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Improving Public Health Delivery in Punjab, Pakistan: Issues and Opportunities

Author

Listed:
  • Michael Callen

    (University of California, Los Angeles.)

  • Saad Gulzar

    (New York University.)

  • Ali Hasanain

    (Assistant Professor, Lahore University of Management Sciences, Pakistan.)

  • Abdul Rehman Khan

    (Lahore University of Management Sciences, Pakistan.)

  • Yasir Khan

    (International Growth Centre, Pakistan.)

  • Muhammad Zia Mehmood

    (International Growth Centre, Pakistan.)

Abstract

Pakistan has a large and dispersed primary public health system that gives citizens access to trained doctors and staff, and to subsidized medicines. However, both the use of these facilities and health outcomes remain low. Improvements in information and communications technology provide exciting opportunities to leverage technology to improve management. This paper presents a detailed qualitative and quantitative study of the institutional context in which such interventions in the public health sector in Punjab would be trialed. We describe the structure and management of primary healthcare facilities, present selected results from a survey of a representative sample of basic health units, and identify some key issues. We also report and discuss officials’ responses to the question of how services might be improved.

Suggested Citation

  • Michael Callen & Saad Gulzar & Ali Hasanain & Abdul Rehman Khan & Yasir Khan & Muhammad Zia Mehmood, 2013. "Improving Public Health Delivery in Punjab, Pakistan: Issues and Opportunities," Lahore Journal of Economics, Department of Economics, The Lahore School of Economics, vol. 18(Special E), pages 249-269, September.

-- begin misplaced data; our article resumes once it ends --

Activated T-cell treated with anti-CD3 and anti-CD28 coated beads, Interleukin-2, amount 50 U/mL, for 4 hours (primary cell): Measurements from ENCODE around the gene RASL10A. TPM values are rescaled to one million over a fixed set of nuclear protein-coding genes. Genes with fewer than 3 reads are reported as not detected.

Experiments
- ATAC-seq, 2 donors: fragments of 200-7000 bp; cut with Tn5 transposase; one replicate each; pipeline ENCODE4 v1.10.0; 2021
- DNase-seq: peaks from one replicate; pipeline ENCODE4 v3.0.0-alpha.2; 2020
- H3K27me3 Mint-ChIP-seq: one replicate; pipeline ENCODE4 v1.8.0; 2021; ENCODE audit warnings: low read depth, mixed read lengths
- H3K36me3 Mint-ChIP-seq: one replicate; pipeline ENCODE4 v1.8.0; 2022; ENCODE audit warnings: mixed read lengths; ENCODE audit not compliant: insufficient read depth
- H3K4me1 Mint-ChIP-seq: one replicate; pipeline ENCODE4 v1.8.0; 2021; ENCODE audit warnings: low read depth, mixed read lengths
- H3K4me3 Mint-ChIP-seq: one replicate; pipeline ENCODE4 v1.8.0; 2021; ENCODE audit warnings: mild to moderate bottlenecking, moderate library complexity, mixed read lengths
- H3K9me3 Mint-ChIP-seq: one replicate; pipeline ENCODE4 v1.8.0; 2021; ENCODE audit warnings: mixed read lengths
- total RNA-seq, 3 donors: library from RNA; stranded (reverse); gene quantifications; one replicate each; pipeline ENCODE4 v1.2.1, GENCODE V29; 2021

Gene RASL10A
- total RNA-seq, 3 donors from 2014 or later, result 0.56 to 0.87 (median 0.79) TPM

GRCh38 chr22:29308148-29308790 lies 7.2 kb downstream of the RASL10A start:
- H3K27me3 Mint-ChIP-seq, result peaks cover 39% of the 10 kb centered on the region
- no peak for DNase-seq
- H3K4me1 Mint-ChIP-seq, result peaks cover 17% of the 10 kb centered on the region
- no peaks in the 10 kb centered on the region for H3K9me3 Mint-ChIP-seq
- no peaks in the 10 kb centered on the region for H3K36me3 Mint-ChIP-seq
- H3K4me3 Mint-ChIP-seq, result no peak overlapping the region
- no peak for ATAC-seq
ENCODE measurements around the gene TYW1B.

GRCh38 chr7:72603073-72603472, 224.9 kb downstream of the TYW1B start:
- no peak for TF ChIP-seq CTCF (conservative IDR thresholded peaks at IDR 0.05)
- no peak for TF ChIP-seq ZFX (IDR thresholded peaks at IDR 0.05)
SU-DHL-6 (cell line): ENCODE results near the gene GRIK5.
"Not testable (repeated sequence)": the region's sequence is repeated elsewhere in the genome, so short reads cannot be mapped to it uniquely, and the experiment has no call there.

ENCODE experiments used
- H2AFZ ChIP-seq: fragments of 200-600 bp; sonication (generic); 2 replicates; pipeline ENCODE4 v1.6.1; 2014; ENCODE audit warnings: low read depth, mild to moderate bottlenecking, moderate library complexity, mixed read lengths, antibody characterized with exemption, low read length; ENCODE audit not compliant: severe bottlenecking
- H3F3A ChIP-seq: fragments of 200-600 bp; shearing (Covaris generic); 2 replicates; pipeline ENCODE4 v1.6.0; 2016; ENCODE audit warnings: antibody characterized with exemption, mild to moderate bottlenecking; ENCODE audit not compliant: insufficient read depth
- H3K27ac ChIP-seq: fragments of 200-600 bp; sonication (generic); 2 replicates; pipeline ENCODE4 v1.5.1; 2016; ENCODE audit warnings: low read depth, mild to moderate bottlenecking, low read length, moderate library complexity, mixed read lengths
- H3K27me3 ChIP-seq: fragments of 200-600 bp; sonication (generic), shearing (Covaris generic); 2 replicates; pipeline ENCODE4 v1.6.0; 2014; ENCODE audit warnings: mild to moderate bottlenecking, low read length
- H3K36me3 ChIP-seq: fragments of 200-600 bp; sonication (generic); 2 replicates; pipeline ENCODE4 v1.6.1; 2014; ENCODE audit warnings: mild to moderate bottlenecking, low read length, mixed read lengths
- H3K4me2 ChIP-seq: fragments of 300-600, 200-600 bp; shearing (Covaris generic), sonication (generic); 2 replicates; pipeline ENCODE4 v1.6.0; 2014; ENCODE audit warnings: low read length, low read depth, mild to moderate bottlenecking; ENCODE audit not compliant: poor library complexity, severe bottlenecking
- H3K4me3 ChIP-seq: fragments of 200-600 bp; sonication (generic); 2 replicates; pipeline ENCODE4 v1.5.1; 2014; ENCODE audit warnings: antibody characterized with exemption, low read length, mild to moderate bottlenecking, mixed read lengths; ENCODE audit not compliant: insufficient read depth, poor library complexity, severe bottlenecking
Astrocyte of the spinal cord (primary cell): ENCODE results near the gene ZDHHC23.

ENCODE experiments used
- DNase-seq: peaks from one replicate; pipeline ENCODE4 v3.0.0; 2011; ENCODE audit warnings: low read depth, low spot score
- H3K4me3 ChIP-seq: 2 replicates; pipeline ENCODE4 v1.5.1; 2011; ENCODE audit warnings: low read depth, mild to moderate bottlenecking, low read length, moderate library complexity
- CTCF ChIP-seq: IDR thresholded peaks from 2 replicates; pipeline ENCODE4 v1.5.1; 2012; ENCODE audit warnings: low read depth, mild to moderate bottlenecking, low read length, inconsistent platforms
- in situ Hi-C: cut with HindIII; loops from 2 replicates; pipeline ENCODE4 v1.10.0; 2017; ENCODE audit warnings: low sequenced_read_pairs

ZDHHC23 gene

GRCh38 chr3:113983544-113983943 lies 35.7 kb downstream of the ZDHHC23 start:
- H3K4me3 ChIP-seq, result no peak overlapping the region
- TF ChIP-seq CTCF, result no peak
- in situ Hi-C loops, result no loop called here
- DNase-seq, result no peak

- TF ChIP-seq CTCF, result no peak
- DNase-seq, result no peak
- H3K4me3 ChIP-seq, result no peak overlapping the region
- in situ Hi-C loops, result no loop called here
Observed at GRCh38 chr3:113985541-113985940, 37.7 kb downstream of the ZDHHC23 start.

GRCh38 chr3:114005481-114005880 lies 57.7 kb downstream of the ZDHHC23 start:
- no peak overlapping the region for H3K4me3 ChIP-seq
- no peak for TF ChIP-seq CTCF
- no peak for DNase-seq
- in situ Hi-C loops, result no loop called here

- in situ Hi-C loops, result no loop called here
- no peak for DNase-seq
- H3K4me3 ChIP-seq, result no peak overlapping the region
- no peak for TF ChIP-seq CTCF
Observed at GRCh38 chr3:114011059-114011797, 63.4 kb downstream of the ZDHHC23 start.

• Handle: RePEc:lje:journl:v:18:y:2013:i:sp:p:249-269
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    References listed on IDEAS

    as
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    2. Nazmul Chaudhury & Jeffrey S. Hammer, 2004. "Ghost Doctors: Absenteeism in Rural Bangladeshi Health Facilities," World Bank Economic Review, World Bank Group, vol. 18(3), pages 423-441.
    3. Abhijit Banerjee & Esther Duflo, 2006. "Addressing Absence," Journal of Economic Perspectives, American Economic Association, vol. 20(1), pages 117-132, Winter.
    4. Esther Duflo & Rema Hanna & Stephen P. Ryan, 2012. "Incentives Work: Getting Teachers to Come to School," American Economic Review, American Economic Association, vol. 102(4), pages 1241-1278, June.
    5. Abhijit Banerjee & Angus Deaton & Esther Duflo, 2004. "Health care delivery in rural rajasthan," Framed Field Experiments 00120, The Field Experiments Website.
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    Cited by:

    1. Masooda Bano, 2019. "Contracting out of basic health facilities in Pakistan: Are the lessons generalizable?," Development Policy Review, Overseas Development Institute, vol. 37(2), pages 260-273, March.

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    More about this item

    Keywords

    Healthcare infrastructure; public sector management; Pakistan;
    All these keywords.

    JEL classification:

    • I18 - Health, Education, and Welfare - - Health - - - Government Policy; Regulation; Public Health

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